Each of them were given enough chances to establish; and when that failed, we got into the process of converting genuine bowlers to ‘contributors’ in the other trade. The prime guinea pigs in this experiment were Jawagal Srinath, Ajit Agarkar and Irfan Pathan. While Srinath was too classy a bowler to let his trade down, the other two ended up being so inconsistent in their primary role that they soon became liability to their teams. However, in both cases, at least they were first allowed to establish their position in the team solely on basis of their bowling.
The flipside scenario was getting the likes of Sehwag and Sachin to bowl more. It’s still a mystery whether their weak shoulders, elbows and backs today, are a direct result of the needless bowling we stretched them into.
Things, though, have turned worse now. The frustration has reached levels where we are now into the act of converting ‘bits and pieces’ players to players who can ‘contribute’ in both trades – this zone is a continent away from the ‘allrounder’ term.
Yusuf Pathan and Ravindra Jadeja have been prime beneficiaries of this scheme; without any of them being able to establish their position in their prime trade. Their career averages, in all forms of the game, have a similar dull look – underlining the fact that unless either of them improvises massively, they are going be there and thereabouts solely out of desperation, not on merit.
Yusuf Pathan’s superior strike rate and India’s love for big hitting ensure his name pops up time and again. On each occasion, people conveniently forget his lack of temperament to build an innings and his one dimensional batting – hugely dependant on type of bowling and surface. India was so desperate to see his six hitting in the WC 2011, that prior to the selection, a dead rubber ODI vs NZ became an event when entire nation prayed and cheered Pathan all the way to a maiden match winning century, thus sealing his WC spot.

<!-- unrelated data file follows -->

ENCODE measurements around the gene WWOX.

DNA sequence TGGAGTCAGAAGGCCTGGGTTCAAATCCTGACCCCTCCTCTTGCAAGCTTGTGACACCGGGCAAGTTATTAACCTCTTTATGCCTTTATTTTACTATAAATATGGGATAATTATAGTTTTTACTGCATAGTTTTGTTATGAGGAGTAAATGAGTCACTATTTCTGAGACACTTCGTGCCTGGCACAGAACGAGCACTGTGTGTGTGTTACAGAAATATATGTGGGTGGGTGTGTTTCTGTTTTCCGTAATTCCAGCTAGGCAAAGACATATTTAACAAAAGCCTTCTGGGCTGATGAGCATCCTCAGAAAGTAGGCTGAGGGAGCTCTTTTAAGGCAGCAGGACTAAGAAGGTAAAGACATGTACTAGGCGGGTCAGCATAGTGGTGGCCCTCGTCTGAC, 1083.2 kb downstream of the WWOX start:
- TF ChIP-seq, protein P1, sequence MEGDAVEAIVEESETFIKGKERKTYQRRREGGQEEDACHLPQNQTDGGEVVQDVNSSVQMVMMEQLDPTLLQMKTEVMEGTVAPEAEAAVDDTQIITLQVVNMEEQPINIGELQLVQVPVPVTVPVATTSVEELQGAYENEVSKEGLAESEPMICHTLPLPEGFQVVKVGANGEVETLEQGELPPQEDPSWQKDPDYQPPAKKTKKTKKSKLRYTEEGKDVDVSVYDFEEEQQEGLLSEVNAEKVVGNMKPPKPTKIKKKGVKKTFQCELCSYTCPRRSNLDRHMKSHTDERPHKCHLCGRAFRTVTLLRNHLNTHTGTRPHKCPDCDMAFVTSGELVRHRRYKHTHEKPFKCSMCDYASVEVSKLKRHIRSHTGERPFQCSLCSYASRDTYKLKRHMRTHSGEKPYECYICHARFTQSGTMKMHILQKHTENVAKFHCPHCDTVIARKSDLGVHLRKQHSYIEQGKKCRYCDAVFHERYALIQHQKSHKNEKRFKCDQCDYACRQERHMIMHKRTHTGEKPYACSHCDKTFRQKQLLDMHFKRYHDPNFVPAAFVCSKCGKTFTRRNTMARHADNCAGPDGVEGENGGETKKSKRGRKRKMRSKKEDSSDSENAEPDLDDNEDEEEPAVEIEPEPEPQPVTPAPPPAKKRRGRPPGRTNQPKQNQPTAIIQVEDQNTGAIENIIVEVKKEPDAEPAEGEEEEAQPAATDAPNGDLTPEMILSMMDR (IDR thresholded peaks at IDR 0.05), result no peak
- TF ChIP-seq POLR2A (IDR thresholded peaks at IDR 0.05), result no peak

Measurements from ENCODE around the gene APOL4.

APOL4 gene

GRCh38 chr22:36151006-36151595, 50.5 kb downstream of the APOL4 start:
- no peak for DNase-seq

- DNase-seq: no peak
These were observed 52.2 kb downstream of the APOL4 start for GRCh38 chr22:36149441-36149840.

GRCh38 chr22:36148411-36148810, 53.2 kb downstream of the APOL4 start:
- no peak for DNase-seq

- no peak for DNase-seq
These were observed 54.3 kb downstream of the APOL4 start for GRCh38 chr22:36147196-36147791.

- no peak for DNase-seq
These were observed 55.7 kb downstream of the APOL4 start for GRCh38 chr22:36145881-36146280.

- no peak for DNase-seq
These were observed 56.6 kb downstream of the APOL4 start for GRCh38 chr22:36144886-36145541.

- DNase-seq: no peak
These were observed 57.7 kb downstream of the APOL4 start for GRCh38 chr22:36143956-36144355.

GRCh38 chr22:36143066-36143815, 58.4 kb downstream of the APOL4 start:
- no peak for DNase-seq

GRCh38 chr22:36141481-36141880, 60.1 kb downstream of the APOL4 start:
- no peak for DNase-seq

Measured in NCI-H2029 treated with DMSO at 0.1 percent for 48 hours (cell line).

Jadeja has the dubious distinction of being the prime culprit in two successive exits from the T20 World Cups. Yet his name still manages to sneak in based on couple of IPL 4 outings. While he has improvised on his batting, his bowling is hugely dependant on the type of surface.
Till the time we have superman MS Dhoni as the wicket keeping all-rounder, the team still has some balance to accommodate bits and pieces players, but its still not too late that BCCI puts a plan within NCA to spot and groom bowling all-rounder.
England reached the pinnacle of test match rankings on back of seasoned, disciplined, all-rounders. If we intend to regain our position at the top and stay there for a longer tenure, we have no other option but to find similar players. In a year or so, we are due to lose our golden generation of batsmen – all the more reason to dig and groom test match cricket level all-rounders. It’s a good time for BCCI to set egos aside, use the services of a Kapil, a Prabhakar, a Binny and give them their due.